Weekly Weather Summary: Back-to-back storms produced heavy rain in much of the Southeast, including drought-affected areas from eastern Texas to the southern Appalachians. Meanwhile, snow blanketed the southern Rockies and adjacent High Plains. Farther north, mild, dry conditions persisted across the northern Plains and upper Midwest. Elsewhere, cool, unusually dry conditions persisted west of the Rockies, except for some beneficial precipitation in Arizona. In California’s Central Valley, dry conditions and low overnight temperatures led to stunted pasture growth, forcing some ranchers to keep their animals at higher elevations or provide supplemental sources of food and water.
Northeast: The snow season has gotten off to a slow start in much of the Northeast. Through December 24, New York locations such as Buffalo (3.0 inches) and Rochester (2.2 inches) experienced record-low season-to-date totals. Previous records had been set with respective totals of 3.1 inches (in 1998) in Buffalo and 2.6 inches (in 1939) in Rochester. Precipitation moved into the Northeast on December 26-27, but higher amounts again bypassed the pockets of abnormal dryness (D0) in northern portions of New York and New England.
Southeast: Substantial rain fell in most drought-affected areas west of a line from the western Carolinas into western Florida, resulting in widespread one-category reductions in drought intensity. From December 20-26, Pensacola, Florida, received 7.30 inches of rain. Farther west, December 20-26 totals topped 4 inches in a multitude of locations across Louisiana (e.g. Alexandria, Lake Charles), Mississippi (e.g. Jackson, Meridian, Natchez), and neighboring states. However, significant rain bypassed a few areas, including the central Gulf Coast and southern Atlantic regions. In particular, abnormal dryness (D0) continued to gradually expand across Florida’s peninsula on the strength of very dry conditions since November 1. With rainfall totaling only 0.17 inch from December 1-27, Sarasota-Bradenton, Florida, was on a pace to experience its driest December since 1949, when 0.03 inch fell.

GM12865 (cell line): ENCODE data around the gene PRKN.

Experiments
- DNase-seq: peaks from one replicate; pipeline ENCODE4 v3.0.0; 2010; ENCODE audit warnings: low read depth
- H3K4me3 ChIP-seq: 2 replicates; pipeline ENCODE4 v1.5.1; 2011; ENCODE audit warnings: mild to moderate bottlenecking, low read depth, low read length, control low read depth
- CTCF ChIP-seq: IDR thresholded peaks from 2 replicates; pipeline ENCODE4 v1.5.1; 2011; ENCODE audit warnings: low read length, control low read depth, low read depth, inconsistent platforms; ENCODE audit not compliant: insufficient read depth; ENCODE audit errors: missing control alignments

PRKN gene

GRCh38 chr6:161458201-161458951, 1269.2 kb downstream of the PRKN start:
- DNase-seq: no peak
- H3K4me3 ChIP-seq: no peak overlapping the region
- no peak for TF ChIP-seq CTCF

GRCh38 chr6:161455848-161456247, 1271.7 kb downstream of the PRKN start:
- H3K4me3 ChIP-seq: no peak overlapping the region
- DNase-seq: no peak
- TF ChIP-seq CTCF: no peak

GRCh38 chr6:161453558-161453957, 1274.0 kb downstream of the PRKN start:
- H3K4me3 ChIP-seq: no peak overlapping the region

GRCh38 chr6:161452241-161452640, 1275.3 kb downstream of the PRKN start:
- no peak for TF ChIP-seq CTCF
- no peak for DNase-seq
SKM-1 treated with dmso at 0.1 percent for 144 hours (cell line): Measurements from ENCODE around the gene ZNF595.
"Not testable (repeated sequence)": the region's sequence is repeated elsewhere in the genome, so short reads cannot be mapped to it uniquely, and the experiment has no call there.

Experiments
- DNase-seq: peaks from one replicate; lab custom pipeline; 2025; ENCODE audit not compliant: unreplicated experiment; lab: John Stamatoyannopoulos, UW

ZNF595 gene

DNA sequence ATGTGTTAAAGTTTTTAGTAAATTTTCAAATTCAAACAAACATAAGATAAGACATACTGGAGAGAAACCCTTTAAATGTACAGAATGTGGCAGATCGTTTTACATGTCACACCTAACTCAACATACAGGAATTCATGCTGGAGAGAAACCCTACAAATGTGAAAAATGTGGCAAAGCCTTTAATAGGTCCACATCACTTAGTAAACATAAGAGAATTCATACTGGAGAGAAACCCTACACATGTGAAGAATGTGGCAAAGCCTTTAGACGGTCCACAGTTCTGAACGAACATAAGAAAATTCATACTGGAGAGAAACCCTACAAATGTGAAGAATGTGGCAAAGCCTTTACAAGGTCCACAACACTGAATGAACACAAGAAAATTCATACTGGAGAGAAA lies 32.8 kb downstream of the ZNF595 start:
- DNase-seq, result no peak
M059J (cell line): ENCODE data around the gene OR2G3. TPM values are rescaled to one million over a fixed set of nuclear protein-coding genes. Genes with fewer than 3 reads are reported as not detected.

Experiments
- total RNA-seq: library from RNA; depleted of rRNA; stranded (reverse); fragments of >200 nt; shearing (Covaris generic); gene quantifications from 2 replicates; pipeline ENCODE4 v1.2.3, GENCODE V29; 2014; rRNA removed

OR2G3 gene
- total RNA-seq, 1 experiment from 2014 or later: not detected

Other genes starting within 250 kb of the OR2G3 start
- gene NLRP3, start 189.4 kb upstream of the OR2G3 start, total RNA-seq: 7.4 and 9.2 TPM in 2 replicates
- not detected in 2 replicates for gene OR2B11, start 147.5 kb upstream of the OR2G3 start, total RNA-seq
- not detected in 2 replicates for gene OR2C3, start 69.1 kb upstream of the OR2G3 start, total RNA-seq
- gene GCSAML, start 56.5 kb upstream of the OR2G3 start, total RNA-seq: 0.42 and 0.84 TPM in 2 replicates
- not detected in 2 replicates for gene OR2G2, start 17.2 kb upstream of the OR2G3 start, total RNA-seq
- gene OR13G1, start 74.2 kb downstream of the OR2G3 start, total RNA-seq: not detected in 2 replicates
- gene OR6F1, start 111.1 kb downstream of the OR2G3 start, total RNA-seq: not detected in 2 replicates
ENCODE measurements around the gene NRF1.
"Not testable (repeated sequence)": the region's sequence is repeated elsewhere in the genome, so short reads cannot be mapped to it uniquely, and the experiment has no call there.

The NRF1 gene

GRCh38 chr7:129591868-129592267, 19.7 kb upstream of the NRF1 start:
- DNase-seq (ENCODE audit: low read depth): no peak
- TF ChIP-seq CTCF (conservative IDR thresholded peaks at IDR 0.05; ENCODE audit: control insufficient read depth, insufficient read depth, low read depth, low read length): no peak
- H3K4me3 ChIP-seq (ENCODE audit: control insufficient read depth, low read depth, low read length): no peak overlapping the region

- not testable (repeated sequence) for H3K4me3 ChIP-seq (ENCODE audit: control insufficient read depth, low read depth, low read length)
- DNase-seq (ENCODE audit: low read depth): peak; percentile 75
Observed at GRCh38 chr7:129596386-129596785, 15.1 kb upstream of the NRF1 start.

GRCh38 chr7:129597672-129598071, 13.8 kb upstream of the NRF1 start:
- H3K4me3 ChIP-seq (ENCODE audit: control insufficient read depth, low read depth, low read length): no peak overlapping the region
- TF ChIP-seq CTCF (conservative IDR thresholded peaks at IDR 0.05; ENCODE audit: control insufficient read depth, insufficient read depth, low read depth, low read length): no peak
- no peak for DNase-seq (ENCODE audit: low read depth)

Southern and Central Plains: In the wake of the December 19-20 storm, a few additional improvements in the drought depiction were made on the central Plains. A second storm followed the December 19-20 event, resulting in substantial snow (and some drought relief) on the southern High Plains. Pueblo, CO, was affected by both storms, reporting 16.0 inches of snow from December 19-22. Farther south, December 22-24 snowfall reached 10.0 inches in Roswell, NM, and 6.4 inches in Midland, TX. By the morning of December 25, snow depths included 8 inches at Roswell and Clayton, NM, as well as Pueblo, CO. As a result of the widespread snowfall, the core area of exceptional drought (D4) centered over western Texas and southeastern New Mexico diminished in size. As more precipitation has fallen, the focus of the southern Plains’ drought has begun to shift toward groundwater recharge, reservoir replenishment, and long-term recovery from the damage done to rangeland and pastures.